She's also a "short" coat, which is apparently relative, but I like it better than the really puffy ones. It's still longer than the Finkies I think, but not 'poof' everywhere!
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Old 02-05-2013, 07:40 AM
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Originally Posted by DJEtzel View Post
If your goal is more competitive agility, why not go for a border collie? They fit everything except the rare breed thing, but you could always try to look for a rare color I guess?
Getting a BC just for the agility aspect is not a good idea. There are plenty of breeds that can be competitive in agility. It is much better to go with a dog that fits what you want as a pet first and foremost.

I love BCs but I hate the notion that 'Well, I want a competitive agility dog... better go get myself a BC'. It doesn't do the owners, the individual dogs, or the breed any favors.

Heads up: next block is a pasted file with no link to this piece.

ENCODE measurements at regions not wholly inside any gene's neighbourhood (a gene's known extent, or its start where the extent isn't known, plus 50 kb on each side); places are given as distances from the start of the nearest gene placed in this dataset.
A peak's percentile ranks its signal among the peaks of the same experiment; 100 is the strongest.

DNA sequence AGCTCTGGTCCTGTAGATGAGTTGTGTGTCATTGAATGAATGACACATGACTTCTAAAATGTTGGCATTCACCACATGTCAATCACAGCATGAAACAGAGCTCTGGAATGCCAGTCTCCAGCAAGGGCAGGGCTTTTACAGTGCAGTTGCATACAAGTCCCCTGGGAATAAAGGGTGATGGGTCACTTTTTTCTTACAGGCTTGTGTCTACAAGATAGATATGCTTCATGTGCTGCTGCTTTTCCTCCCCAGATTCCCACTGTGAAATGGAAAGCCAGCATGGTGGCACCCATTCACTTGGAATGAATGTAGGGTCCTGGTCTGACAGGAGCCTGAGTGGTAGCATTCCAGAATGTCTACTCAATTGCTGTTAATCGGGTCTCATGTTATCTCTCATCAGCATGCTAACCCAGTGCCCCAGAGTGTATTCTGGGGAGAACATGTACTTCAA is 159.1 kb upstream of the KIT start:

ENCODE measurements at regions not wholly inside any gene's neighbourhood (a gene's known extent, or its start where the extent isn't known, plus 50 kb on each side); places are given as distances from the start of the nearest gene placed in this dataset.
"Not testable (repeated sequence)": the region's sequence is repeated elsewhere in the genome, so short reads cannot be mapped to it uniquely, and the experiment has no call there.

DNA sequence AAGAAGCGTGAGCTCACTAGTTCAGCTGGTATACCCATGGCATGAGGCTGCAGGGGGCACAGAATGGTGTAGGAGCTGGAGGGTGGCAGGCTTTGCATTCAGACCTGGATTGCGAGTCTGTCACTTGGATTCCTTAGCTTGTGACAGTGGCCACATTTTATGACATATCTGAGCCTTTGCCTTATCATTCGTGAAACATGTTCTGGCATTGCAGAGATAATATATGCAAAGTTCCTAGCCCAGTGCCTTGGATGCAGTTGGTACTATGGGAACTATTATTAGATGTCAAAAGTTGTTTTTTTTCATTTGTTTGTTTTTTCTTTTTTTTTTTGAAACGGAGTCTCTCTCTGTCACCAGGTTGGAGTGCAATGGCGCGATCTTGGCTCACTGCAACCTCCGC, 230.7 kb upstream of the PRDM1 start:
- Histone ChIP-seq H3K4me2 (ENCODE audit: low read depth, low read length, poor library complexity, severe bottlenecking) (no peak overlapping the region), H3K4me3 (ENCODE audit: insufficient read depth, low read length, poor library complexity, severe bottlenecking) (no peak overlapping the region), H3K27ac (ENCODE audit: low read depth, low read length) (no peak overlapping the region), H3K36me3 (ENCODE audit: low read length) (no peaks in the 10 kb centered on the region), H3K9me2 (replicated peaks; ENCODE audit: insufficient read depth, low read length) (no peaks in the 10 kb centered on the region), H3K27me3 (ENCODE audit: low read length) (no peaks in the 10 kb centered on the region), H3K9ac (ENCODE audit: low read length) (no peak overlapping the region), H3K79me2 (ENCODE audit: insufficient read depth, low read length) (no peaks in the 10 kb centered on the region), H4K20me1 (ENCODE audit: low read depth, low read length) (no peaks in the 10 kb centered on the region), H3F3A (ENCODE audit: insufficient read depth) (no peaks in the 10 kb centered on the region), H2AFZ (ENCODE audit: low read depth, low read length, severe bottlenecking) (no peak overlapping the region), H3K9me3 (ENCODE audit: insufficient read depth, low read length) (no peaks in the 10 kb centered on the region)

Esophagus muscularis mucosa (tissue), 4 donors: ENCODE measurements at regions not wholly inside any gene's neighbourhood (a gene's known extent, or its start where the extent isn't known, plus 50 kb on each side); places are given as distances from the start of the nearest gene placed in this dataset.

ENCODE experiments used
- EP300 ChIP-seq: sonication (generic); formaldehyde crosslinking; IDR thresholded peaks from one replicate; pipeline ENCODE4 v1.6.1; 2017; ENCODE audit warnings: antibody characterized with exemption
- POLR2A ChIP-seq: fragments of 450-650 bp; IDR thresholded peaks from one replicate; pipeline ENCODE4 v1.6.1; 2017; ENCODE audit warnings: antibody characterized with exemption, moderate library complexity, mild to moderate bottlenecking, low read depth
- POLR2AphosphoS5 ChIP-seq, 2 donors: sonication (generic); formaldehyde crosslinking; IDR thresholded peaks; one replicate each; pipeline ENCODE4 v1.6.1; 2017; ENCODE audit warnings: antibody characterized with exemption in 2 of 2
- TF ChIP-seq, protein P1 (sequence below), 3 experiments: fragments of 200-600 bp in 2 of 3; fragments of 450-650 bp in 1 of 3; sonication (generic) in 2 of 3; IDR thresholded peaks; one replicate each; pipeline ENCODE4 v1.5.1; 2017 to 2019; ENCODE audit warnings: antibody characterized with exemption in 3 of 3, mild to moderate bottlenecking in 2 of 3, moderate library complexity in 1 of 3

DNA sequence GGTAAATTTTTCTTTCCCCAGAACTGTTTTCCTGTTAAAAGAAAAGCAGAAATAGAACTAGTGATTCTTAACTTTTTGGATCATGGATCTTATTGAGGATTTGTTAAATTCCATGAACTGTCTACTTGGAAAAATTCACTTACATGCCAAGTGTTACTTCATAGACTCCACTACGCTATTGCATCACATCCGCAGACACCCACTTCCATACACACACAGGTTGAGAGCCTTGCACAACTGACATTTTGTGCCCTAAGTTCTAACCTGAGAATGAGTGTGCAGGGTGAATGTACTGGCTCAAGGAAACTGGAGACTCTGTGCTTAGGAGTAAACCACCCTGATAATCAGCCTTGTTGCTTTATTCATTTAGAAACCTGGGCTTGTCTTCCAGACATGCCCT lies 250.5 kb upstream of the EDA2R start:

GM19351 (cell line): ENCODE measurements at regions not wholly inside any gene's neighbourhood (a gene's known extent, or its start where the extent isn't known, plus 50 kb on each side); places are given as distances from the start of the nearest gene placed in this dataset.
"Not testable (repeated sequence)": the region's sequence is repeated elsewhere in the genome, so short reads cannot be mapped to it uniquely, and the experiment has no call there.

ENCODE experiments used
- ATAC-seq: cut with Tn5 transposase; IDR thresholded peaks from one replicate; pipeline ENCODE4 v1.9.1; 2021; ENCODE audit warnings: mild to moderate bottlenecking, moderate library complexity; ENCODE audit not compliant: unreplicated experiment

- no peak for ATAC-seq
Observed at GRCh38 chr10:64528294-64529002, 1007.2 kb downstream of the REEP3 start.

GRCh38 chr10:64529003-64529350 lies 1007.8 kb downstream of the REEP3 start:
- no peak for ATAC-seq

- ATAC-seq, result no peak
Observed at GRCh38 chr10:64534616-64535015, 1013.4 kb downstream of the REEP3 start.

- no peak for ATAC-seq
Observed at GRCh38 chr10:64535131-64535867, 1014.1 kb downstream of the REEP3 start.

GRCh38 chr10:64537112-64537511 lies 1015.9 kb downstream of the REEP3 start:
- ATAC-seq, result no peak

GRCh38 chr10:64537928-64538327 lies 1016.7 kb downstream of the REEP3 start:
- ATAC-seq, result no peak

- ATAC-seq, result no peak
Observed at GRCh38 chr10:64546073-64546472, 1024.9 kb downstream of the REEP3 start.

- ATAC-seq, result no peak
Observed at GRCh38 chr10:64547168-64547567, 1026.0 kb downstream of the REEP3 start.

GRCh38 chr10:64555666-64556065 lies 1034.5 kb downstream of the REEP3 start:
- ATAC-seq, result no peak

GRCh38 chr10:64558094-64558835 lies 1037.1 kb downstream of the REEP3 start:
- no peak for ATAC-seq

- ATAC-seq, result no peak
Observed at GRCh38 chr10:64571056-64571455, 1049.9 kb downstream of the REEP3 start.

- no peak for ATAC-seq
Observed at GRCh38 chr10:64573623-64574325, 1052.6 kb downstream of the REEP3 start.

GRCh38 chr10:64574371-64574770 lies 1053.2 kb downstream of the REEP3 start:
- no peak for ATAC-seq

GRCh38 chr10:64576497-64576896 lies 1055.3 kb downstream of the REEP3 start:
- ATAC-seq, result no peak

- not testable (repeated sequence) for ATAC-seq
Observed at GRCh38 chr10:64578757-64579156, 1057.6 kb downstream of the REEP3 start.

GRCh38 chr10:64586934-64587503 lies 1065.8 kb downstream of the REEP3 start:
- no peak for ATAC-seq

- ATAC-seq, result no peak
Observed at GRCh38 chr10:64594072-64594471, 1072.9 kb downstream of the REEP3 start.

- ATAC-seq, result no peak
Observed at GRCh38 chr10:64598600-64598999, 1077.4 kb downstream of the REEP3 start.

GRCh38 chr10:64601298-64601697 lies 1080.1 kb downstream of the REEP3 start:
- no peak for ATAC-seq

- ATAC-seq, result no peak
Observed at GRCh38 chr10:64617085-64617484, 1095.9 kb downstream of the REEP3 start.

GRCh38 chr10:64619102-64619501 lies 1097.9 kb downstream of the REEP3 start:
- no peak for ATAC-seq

Anyways, my first thought was some of the herding spitz. I don't know how they compare to Finkies but I really like Icelandic sheepdogs. Maybe Sammy? German spitz? Lapphund? I really do like the Icelandic spitz idea.
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Old 02-05-2013, 08:48 AM
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Originally Posted by crazedACD View Post
I was almost thinking Pyr Shep...but I don't know a whole lot about them other than what people have written on this forum . Maybe the pyrshep people could chime in.
The list was too vague for me to suggest a PyrShep. It didn't include things like "I think like frenetic, hyper, ADD dogs are way fun" so...

Looking at the list Pyrsheps are...

- drivey

-a combination of biddable and independent

- grooming requirements vary depending on coat type

- definitely between 10-60 lbs

- their breed standard calls for them to be distrustful of strangers (a bit more than "aloof")